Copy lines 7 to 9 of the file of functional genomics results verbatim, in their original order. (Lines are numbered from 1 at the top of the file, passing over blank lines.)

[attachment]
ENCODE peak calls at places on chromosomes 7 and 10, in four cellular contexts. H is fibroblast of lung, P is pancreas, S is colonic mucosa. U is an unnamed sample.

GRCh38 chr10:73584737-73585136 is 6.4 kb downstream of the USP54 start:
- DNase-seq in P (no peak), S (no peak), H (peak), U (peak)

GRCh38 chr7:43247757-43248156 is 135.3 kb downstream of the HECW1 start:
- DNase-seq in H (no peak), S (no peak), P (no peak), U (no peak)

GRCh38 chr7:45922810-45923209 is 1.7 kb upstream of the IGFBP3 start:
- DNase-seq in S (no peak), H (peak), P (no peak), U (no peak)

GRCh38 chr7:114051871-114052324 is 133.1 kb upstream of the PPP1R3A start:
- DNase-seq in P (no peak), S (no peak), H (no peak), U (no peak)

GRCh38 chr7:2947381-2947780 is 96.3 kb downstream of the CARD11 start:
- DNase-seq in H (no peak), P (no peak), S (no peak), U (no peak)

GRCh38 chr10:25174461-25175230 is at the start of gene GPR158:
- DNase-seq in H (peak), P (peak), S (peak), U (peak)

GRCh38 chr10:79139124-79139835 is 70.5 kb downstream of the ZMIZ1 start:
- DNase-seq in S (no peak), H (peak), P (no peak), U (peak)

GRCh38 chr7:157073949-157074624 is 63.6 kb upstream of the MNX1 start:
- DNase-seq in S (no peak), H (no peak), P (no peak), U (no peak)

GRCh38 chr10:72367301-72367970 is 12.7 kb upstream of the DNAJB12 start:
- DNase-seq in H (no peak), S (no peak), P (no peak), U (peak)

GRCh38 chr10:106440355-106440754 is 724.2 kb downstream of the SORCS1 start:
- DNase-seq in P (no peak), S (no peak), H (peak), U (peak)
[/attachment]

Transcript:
- DNase-seq in S (no peak), H (peak), P (no peak), U (no peak)

GRCh38 chr7:114051871-114052324 is 133.1 kb upstream of the PPP1R3A start:
- DNase-seq in P (no peak), S (no peak), H (no peak), U (no peak)